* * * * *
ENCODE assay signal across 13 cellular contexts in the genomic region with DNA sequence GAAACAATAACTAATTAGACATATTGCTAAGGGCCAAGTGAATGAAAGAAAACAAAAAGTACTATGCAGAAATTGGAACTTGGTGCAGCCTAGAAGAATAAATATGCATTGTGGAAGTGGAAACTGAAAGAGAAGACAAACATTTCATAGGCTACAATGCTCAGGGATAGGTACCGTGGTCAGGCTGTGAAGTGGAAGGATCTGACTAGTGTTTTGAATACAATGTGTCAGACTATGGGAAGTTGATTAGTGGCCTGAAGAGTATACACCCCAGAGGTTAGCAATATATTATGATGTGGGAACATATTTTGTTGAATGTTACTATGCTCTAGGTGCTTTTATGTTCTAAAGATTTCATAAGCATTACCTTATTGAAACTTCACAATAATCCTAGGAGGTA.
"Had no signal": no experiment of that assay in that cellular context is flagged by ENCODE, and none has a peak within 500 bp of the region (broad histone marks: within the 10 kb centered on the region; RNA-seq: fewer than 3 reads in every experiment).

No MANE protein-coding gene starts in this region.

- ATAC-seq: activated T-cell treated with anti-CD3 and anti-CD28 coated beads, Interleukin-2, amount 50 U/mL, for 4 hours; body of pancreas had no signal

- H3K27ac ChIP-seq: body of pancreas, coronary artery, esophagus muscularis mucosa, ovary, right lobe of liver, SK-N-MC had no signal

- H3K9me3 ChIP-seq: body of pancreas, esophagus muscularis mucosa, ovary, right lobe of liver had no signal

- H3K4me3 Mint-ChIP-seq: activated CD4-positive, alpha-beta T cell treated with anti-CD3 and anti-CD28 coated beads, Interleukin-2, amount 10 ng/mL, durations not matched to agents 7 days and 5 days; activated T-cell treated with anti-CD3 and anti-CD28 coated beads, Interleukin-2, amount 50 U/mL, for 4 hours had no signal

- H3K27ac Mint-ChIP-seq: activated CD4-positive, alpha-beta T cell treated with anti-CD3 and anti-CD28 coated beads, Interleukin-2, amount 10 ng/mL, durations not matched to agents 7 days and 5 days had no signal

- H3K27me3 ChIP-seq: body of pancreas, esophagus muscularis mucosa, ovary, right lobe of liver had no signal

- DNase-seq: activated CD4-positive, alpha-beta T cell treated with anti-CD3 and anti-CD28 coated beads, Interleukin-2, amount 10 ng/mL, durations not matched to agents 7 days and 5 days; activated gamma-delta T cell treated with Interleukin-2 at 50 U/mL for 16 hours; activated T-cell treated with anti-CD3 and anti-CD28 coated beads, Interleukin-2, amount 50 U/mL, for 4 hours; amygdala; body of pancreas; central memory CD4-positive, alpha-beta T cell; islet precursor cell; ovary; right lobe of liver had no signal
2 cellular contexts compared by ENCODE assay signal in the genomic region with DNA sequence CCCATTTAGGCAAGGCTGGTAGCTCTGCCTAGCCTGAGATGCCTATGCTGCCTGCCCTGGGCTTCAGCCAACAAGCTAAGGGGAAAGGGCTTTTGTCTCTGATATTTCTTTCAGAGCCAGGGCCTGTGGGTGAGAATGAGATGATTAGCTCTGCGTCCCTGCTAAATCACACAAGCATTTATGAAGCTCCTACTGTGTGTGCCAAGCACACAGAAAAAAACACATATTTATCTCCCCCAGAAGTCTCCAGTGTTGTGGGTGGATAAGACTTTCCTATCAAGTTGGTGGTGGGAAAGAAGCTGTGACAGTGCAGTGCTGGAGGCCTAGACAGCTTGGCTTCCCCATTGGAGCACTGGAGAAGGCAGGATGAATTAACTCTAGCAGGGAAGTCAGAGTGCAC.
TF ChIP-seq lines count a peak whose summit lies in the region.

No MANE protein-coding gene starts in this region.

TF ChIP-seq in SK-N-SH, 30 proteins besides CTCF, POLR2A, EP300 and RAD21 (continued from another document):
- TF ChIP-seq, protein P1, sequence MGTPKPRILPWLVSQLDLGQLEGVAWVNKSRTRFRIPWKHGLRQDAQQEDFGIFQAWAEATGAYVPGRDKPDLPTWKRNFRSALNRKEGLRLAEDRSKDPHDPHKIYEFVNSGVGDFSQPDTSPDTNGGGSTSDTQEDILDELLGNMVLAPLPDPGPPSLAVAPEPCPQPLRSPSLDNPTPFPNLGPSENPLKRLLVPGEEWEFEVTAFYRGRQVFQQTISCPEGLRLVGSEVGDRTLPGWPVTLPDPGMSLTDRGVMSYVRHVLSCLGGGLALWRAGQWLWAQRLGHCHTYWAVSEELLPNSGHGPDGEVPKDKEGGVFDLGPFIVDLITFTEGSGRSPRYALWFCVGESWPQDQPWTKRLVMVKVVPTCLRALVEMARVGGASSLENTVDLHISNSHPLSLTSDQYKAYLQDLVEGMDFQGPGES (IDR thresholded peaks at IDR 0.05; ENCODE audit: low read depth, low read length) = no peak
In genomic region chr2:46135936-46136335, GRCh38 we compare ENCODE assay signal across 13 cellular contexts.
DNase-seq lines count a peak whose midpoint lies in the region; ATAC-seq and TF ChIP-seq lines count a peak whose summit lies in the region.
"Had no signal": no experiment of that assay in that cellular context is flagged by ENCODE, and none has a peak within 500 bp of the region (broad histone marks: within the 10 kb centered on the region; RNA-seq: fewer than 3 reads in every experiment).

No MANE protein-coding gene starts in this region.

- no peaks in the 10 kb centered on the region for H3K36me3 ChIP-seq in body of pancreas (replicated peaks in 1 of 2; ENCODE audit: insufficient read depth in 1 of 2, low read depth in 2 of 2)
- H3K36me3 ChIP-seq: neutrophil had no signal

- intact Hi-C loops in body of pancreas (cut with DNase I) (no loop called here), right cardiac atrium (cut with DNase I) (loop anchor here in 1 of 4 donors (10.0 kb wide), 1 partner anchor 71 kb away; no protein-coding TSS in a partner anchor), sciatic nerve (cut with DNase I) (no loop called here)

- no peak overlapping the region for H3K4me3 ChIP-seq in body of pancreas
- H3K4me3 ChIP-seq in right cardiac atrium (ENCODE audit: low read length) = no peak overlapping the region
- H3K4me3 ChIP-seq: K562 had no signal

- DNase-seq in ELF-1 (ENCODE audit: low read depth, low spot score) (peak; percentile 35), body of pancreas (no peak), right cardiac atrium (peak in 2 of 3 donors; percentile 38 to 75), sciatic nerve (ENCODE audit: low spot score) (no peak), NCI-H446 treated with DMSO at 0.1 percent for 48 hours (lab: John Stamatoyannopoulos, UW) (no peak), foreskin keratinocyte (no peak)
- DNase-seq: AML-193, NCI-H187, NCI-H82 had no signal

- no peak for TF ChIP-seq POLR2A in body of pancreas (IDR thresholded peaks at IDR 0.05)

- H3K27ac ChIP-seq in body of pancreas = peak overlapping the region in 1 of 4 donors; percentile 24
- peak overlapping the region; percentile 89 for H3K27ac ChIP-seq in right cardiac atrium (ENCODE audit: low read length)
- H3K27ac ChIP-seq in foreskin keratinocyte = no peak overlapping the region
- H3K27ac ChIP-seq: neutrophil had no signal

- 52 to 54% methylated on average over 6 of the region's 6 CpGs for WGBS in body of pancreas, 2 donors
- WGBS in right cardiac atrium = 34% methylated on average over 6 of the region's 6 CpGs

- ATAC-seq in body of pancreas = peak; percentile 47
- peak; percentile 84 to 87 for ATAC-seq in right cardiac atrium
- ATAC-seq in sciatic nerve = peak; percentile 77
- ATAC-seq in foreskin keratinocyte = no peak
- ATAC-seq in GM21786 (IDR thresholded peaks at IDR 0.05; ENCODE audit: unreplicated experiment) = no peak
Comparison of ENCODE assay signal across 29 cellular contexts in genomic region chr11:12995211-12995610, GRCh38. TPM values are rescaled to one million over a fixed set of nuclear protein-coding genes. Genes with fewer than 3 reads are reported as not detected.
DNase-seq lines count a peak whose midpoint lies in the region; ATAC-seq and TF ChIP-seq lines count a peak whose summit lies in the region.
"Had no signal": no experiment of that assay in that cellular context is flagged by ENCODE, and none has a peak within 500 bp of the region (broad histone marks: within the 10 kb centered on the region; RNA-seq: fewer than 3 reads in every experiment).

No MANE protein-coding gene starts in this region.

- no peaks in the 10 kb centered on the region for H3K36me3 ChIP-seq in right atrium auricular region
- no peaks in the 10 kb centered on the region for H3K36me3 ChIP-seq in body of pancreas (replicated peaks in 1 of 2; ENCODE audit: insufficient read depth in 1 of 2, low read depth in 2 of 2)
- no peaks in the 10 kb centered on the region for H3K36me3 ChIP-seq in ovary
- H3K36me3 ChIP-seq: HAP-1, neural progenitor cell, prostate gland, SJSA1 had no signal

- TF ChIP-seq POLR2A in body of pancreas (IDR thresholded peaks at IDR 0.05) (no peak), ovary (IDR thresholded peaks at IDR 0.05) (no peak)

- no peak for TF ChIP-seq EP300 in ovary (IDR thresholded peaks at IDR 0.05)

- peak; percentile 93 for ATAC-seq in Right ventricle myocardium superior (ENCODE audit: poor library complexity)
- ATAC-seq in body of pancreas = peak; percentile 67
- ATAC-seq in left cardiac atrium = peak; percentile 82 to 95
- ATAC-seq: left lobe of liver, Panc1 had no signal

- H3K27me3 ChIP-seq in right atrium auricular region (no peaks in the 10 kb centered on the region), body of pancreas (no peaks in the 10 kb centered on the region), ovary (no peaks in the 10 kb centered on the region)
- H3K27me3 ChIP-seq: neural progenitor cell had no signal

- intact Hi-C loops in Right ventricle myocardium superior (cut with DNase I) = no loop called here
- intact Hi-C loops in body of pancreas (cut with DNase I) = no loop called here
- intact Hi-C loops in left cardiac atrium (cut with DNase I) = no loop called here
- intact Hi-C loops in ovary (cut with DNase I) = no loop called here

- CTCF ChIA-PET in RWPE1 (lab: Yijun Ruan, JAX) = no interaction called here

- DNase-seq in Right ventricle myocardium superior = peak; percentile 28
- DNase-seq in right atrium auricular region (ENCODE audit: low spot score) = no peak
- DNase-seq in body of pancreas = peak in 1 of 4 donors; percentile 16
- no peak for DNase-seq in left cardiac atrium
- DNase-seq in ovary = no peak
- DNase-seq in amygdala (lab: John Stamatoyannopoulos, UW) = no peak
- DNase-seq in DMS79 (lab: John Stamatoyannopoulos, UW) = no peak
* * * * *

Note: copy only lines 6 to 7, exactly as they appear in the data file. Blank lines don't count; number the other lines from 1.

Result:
- H3K9me3 ChIP-seq: body of pancreas, esophagus muscularis mucosa, ovary, right lobe of liver had no signal

- H3K4me3 Mint-ChIP-seq: activated CD4-positive, alpha-beta T cell treated with anti-CD3 and anti-CD28 coated beads, Interleukin-2, amount 10 ng/mL, durations not matched to agents 7 days and 5 days; activated T-cell treated with anti-CD3 and anti-CD28 coated beads, Interleukin-2, amount 50 U/mL, for 4 hours had no signal